CAIRO - Syrians were unable to connect to the Internet for the second day on Friday, as flights in and out of the country’s main international airport were cancelled as fighting raged around it. Phone lines in Syria were also disrupted.
“In the global routing table, all 84 of Syria’s IP address blocks have become unreachable, effectively removing the country from the Internet,” American networking company Renesys wrote on its blog after Thursday’s blackout.
Graphs illustrating Syria’s internet usage showed it plummeting to zero at 12:26pm local time, and it hasn’t come back since.
Syria’s information minister blamed “terrorists” — its catch-all word for rebel fighters — while the opposition accused the regime of President Bashar al-Assad of being behind the blackout. There have previously been blackouts in certain towns and areas, but never in the whole country.
“It is not true that the state cut the Internet,” Information Minister Omran al-Zoabi told state television. “The terrorists targeted the Internet lines, resulting in some regions being cut off.”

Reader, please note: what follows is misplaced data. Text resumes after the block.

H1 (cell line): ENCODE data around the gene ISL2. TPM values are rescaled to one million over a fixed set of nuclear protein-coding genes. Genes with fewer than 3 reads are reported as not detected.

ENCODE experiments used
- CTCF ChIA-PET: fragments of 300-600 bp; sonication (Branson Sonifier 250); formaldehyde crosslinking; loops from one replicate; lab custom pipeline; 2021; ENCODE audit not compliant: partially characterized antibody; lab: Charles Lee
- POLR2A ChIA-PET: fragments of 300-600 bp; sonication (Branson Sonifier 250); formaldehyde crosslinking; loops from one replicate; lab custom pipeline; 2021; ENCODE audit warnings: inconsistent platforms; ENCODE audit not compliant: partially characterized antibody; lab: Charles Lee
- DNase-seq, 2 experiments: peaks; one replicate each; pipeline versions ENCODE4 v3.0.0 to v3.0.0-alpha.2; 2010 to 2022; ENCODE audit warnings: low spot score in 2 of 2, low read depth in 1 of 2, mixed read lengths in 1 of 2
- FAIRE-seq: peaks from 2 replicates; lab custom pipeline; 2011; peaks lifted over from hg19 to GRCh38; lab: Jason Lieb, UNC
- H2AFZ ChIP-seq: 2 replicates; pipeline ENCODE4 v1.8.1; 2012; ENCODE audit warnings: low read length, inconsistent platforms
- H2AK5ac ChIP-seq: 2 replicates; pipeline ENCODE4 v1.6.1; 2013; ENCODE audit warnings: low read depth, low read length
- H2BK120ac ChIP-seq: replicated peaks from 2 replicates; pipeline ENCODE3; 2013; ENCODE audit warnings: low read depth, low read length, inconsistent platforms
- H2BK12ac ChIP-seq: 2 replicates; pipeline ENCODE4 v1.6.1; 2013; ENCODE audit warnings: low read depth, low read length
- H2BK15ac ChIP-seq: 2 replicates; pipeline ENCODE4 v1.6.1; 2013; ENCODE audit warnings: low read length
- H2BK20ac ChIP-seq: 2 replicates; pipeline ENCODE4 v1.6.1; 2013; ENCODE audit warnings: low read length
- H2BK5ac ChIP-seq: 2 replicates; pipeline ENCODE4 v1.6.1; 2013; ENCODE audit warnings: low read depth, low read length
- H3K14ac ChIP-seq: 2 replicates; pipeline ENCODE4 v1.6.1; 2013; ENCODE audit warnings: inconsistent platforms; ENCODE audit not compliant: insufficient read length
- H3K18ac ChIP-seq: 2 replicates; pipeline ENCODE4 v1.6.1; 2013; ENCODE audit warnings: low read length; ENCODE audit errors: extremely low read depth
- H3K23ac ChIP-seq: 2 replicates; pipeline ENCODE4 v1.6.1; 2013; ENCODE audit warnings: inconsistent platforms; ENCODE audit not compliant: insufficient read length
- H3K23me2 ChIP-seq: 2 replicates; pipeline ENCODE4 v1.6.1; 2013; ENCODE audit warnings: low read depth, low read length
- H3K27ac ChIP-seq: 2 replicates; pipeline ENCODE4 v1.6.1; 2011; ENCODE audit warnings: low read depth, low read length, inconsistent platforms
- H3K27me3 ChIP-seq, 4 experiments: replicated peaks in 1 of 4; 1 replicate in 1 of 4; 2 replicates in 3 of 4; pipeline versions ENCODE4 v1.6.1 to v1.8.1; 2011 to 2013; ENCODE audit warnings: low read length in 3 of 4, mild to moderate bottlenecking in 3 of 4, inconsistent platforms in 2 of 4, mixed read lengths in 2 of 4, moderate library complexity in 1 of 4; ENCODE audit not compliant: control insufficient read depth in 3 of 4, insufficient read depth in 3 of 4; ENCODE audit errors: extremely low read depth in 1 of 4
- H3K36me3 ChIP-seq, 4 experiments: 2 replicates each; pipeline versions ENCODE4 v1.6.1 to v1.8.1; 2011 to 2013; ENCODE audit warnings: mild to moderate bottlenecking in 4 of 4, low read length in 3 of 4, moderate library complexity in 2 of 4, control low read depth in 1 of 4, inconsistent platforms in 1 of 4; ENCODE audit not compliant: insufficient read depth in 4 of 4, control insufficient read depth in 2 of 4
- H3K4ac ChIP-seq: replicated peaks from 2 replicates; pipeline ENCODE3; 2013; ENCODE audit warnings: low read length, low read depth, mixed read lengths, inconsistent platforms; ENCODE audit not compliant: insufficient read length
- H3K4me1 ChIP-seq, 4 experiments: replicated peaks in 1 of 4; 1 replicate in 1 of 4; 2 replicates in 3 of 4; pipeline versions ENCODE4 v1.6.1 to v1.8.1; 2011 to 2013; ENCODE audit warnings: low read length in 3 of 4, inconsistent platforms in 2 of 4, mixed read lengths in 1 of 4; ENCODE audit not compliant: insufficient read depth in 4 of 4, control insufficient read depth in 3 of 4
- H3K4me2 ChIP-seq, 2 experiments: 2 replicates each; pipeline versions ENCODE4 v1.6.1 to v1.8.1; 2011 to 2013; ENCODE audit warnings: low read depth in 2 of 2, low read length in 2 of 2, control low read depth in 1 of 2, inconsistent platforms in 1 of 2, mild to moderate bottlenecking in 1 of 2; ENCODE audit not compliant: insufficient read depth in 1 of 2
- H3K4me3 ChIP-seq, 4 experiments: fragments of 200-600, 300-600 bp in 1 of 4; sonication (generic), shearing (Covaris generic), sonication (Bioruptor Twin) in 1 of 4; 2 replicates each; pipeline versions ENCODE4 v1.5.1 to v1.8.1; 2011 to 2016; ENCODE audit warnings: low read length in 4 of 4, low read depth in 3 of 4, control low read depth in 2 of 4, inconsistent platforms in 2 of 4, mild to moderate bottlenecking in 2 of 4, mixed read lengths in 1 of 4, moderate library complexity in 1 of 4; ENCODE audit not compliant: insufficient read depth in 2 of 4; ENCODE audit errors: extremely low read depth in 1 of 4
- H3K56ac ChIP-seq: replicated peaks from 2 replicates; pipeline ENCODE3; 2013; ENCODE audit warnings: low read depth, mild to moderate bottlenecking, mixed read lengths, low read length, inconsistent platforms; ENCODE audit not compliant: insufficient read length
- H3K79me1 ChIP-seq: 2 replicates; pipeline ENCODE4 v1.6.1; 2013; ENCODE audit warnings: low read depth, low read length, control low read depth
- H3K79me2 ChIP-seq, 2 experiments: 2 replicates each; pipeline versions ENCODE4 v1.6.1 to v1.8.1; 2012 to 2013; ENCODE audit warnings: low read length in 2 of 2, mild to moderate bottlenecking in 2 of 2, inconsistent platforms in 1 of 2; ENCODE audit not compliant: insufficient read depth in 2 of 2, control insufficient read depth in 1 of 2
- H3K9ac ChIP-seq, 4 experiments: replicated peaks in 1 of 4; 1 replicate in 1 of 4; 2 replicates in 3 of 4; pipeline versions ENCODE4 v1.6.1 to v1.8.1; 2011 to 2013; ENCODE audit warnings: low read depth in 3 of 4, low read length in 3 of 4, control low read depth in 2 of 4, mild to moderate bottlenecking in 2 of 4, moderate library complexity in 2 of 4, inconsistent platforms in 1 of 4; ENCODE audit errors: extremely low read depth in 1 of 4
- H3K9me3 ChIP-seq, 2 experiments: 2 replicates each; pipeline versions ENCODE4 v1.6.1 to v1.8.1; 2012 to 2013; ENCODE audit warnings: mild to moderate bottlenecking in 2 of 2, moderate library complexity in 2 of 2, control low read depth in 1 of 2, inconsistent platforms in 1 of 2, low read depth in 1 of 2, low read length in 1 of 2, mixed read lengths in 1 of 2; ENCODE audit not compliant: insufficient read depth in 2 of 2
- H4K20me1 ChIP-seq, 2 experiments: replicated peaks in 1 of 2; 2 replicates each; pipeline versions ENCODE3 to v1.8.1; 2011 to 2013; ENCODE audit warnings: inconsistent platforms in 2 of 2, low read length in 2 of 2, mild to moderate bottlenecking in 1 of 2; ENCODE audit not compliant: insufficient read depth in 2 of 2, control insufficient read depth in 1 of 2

But doubt has been cast on that explanation by networking experts.
“Syria has 4 physical cables that connect it to the rest of the Internet,” wrote Matthew Prince, CEO of CloudFlare, in a blog on tech site Gizmodo. “Three are undersea cables that land in the city of Tartous, Syria. The fourth is an over-land cable through Turkey. In order for a whole-country outage, all four of these cables would have had to been cut simultaneously. That is unlikely to have happened.”
“The systematic way in which [network] routes were withdrawn suggests that this was done through updates in [regime] router configurations,” he added, “not through a physical failure or cable cut.”
Meanwhile, fighting around the Damascus International Airport grounded all flights Thursday into Friday and prevented any from coming in.
The airport road was reportedly re-opened on Friday afternoon and the head of Syria’s Civil Aviation Authority said the airport was operating “as usual,” according to the Associated Press.
But State Department spokesperson Victoria Nuland told reporters that “fierce fighting” had kept the airport closed on Friday. An official from Royal Jordanian, national airline of neighboring Jordan, also told ABC News that no flights were going in or out of Damascus, and flight tracking website Flightradar24.com showed no planes over Syrian airspace on Friday night.